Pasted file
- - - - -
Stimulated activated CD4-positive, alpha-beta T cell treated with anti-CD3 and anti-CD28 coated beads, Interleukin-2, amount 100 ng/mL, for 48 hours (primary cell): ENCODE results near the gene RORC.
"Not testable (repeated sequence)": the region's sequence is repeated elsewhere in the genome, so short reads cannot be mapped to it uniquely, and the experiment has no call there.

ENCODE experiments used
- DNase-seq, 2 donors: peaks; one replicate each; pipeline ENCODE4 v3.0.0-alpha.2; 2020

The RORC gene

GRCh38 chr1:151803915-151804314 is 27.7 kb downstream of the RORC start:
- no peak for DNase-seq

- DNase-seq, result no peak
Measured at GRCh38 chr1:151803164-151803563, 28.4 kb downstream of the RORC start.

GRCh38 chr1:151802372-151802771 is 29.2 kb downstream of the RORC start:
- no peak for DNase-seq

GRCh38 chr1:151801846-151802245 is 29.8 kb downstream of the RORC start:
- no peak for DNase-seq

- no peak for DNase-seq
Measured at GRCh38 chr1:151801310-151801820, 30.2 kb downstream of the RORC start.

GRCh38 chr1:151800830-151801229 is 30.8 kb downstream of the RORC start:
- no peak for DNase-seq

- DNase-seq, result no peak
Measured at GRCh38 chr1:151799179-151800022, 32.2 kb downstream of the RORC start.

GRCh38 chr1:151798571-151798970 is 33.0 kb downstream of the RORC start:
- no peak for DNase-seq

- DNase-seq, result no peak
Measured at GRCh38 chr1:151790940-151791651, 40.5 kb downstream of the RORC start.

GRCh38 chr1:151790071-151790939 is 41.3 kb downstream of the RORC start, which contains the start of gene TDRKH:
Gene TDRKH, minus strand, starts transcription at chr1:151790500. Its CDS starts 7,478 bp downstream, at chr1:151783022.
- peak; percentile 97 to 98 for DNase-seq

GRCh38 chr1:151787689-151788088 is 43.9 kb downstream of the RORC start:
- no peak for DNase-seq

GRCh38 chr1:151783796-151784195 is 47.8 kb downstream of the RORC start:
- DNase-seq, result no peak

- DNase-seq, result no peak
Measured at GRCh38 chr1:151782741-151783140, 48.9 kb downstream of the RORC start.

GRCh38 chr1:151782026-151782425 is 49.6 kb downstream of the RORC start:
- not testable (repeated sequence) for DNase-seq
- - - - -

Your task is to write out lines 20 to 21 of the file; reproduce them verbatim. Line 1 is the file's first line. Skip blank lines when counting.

GRCh38 chr1:151798571-151798970 is 33.0 kb downstream of the RORC start:
- no peak for DNase-seq